Blog by Tim Cox, a former Trustee of the National Horseracing Museum and owner of the Cox Library.

There is an intriguing link between Palace House in Newmarket and the first running of the Eclipse Stakes in 1886. The Sandown management wanted to offer a guaranteed £10,000 to the winner. That was more than twice the value of the Derby in that year and is the equivalent of just over £1 million today.  Leopold de Rothschild who owned Palace House at the time stepped in to underwrite the prize fund.

Sandown Park was making waves. It opened on Thursday 22nd April 1875 as the ‘first’ enclosed racecourse in Great Britain.  This meant that everybody attending had to pay to get in. Before then only those using the grandstands or particular enclosures paid when they went racing. There had been an earlier attempt to enclose a racecourse at the Notting Hill Hippodrome in west London but this was a short-lived affair lasting from 1837 to 1842. Nowadays the crowds on the Hill on Derby Day are a reminder of how people used to go racing before there were enclosed courses.

Eleven years after its opening Sandown staged the Eclipse Stakes on Friday 23rd July 1886. This was the first race worth £10,000 to the winner run in Great Britain. It was run over a mile and a quarter by three-year-olds and upwards. There were twelve runners and it was won by the six-year-old Bendigo.

The racecourse had taken a huge financial risk but was richly rewarded by the publicity that it received and the 30,000 people who crowded into the course to watch the race.

How did the relatively new racecourse fund such a valuable prize? Michael Church in his Eclipse: The Horse – The Race – The Awards (2000) suggested that Leopold de Rothschild raised the inaugural £10,000 prize to the winner.  However, this is unlikely. There is no contemporary statement to say that the prize had been put up by de Rothschild, nor, to be fair, any statement that de Rothschild had underwritten the prize.  But Sandown itself believes that de Rothschild did underwrite the prize.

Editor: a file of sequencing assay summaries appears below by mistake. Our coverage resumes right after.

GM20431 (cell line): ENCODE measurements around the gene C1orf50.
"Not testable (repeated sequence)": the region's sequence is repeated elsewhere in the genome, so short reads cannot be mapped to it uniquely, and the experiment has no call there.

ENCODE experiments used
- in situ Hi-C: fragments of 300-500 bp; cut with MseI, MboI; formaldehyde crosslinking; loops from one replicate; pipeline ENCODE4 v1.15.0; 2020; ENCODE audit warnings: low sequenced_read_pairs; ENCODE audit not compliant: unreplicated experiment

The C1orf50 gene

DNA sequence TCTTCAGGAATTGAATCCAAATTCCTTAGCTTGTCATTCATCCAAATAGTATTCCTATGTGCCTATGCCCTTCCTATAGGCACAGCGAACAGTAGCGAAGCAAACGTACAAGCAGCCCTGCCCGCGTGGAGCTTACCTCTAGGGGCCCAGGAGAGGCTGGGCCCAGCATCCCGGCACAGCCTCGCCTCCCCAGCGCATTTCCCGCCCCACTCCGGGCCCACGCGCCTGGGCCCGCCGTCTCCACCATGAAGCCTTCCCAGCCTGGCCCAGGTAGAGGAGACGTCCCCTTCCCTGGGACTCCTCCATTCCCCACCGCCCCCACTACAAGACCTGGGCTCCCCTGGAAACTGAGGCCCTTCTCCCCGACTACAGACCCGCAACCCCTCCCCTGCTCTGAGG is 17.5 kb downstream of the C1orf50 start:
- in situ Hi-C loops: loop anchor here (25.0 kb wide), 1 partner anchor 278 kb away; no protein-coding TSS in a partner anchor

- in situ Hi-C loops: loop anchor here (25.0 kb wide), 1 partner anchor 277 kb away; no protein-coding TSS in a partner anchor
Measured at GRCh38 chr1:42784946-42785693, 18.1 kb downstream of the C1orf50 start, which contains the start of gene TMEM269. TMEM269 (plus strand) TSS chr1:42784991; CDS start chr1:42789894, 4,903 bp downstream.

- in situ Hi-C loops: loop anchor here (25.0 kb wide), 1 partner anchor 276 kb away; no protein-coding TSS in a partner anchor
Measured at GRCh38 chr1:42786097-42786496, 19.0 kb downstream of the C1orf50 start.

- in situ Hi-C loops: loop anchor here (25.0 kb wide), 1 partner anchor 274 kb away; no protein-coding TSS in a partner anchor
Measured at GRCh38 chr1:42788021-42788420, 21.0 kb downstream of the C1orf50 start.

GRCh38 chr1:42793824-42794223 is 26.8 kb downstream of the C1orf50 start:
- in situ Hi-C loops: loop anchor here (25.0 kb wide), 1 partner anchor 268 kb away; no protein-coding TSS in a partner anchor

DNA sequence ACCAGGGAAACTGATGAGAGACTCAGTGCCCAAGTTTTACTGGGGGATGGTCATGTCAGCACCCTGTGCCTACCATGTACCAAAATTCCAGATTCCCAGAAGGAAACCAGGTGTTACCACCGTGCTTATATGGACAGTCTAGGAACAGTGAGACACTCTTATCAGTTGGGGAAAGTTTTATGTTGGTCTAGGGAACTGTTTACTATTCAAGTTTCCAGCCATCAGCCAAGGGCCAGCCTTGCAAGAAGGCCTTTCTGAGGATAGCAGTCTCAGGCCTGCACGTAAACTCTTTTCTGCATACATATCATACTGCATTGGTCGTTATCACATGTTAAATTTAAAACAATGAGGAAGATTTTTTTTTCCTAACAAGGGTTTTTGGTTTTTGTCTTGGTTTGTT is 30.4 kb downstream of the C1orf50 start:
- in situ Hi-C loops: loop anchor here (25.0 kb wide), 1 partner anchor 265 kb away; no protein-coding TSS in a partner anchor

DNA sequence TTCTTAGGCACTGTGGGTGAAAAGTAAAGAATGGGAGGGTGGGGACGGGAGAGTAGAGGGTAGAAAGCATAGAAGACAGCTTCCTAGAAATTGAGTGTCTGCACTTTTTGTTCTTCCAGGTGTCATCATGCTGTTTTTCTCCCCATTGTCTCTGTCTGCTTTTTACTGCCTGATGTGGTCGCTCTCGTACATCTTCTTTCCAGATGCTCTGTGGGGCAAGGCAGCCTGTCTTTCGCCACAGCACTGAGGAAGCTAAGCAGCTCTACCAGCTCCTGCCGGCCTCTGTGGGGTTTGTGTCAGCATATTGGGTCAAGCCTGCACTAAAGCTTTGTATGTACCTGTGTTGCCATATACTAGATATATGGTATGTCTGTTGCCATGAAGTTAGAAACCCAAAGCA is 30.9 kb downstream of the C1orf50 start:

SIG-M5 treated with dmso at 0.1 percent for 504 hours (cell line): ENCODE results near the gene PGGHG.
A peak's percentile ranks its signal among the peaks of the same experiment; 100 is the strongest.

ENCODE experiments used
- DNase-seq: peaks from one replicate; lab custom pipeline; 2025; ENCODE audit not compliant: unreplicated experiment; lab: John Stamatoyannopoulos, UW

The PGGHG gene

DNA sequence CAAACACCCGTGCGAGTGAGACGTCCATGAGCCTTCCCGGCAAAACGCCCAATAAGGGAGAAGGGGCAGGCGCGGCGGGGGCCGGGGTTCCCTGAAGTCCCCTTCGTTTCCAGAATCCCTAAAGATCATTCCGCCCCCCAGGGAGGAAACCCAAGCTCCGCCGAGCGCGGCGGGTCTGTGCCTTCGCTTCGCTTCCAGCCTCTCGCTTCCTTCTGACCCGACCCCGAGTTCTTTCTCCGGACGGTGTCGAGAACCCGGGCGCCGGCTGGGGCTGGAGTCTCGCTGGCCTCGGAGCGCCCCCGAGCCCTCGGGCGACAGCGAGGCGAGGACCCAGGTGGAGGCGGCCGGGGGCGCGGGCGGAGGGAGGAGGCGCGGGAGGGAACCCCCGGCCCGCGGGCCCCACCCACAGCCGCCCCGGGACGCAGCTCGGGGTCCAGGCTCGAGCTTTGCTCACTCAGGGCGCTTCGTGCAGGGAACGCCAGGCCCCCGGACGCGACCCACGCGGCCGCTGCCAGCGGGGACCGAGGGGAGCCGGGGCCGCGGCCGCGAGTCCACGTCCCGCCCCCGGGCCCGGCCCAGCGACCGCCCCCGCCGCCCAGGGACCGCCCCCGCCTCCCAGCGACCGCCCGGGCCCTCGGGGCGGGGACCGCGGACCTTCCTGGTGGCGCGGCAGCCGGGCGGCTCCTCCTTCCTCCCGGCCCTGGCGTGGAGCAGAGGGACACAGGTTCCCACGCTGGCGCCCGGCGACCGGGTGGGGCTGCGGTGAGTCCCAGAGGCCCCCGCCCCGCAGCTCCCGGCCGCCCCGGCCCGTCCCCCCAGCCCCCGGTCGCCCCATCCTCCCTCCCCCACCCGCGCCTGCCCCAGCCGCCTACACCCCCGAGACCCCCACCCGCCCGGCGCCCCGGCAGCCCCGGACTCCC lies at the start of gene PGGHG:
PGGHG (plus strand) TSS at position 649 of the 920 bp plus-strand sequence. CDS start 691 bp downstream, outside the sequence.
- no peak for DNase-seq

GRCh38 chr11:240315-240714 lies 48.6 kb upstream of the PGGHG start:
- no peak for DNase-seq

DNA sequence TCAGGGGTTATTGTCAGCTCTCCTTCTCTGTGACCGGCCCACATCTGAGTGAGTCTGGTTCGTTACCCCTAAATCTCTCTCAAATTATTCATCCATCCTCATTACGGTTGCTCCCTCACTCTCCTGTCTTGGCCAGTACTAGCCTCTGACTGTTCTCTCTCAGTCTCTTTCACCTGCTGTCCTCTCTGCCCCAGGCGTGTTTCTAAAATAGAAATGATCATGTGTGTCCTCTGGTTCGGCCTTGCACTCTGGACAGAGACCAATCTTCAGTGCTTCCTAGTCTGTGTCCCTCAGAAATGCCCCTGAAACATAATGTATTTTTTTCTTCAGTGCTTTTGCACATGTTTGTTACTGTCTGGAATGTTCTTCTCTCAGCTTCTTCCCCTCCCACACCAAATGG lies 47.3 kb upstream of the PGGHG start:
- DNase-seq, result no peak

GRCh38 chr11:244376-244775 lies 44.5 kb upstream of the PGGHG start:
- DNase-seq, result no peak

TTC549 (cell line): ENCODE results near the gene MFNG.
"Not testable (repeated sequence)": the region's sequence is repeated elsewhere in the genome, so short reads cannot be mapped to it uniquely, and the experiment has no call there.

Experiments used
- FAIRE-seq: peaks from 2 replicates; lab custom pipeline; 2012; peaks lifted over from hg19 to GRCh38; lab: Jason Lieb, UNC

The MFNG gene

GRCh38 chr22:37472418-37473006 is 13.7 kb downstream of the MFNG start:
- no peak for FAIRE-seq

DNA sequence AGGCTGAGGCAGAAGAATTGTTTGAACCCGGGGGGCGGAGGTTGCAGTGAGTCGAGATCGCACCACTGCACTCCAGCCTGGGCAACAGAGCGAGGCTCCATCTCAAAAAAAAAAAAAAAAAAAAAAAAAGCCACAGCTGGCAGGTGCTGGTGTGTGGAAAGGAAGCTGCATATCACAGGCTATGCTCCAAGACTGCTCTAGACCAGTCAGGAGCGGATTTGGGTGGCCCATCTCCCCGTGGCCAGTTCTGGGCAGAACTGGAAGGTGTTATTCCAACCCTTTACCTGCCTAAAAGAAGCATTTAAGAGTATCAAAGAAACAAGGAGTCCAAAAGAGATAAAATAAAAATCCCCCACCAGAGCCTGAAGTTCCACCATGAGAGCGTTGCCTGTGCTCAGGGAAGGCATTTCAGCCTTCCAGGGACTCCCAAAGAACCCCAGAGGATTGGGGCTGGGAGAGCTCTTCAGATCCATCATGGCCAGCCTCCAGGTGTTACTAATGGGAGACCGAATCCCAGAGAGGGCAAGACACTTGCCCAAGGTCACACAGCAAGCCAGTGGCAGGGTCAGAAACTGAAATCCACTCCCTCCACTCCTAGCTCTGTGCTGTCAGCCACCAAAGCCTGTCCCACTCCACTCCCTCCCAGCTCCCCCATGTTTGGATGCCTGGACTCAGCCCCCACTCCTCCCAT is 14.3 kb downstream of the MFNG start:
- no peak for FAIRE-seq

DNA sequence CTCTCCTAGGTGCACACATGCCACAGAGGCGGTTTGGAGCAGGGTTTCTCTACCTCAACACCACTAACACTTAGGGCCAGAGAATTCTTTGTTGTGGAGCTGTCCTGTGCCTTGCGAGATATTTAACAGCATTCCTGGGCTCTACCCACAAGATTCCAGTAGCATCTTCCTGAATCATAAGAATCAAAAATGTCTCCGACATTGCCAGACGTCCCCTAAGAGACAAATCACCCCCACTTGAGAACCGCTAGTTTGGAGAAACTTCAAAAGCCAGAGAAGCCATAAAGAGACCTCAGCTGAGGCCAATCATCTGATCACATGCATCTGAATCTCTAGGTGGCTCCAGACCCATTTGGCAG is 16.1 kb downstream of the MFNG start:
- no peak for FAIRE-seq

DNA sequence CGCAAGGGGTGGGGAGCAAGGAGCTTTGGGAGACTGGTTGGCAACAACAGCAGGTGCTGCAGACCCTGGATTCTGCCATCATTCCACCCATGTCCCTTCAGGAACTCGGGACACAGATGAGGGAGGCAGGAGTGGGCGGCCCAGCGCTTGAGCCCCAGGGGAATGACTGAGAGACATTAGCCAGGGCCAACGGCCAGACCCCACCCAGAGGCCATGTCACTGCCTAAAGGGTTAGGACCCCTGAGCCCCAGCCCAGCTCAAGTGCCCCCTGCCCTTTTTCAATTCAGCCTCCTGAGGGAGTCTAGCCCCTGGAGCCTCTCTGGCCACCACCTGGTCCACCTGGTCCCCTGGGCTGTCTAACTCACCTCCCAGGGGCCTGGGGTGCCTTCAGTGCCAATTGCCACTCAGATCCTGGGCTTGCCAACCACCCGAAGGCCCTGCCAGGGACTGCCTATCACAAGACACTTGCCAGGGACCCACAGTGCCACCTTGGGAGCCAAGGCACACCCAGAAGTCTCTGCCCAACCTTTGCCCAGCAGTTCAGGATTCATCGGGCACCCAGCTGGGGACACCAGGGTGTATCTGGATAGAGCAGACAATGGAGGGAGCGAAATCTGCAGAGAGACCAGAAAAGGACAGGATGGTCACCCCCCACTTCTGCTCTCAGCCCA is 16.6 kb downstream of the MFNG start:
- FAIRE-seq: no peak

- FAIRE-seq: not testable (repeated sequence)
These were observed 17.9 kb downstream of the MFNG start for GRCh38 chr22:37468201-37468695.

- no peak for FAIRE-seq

One of the conditions for the first Eclipse Stakes was that there should be 300 entries. Although there were only 263 subscribers, the Sandown Executive decided to go ahead. As it turned out, owners’ entry fees did cover the cost of the prize fund. In fact, there was a surplus of £430, which was divided between the second and third placed horses.

De Rothschild did not have to put his hand in his pocket, except for the twelve entries that he had made. He did not have a runner in the first race but he did win the race in 1896 with St. Frusquin. St. Frusquin was ridden by Tommy Loates and trained by Alfred Hayhoe, who trained from the Palace House Stables. Hayhoe used the yard, which is now called the King’s Yard and the stables that have been converted into galleries for the National Horseracing Museum.

The Eclipse did not fill in 1887 and therefore did not go ahead. The Executive tried again for a £10,000 race in 1888, but this time they had to add £2,604 to the owners’ fees before it could be staged.

Epsom came under pressure from the Jockey Club to improve the prize money for the Derby. Epsom relied on entry fees to create the prize fund for the Derby. Entries for the Derby had been dropping which in turn led to a drop in the prize money. In response Epsom guaranteed the prize fund from 1890 onwards and made up any shortfall if entry fees were not sufficient. This maintained the pre-eminence of the Derby, although it did not match the £10,000 to the Eclipse winner. It was not until 1922 when Lord Woolavington’s Captain Cuttle won £10,625 that the Derby winner earned more than £10,000.

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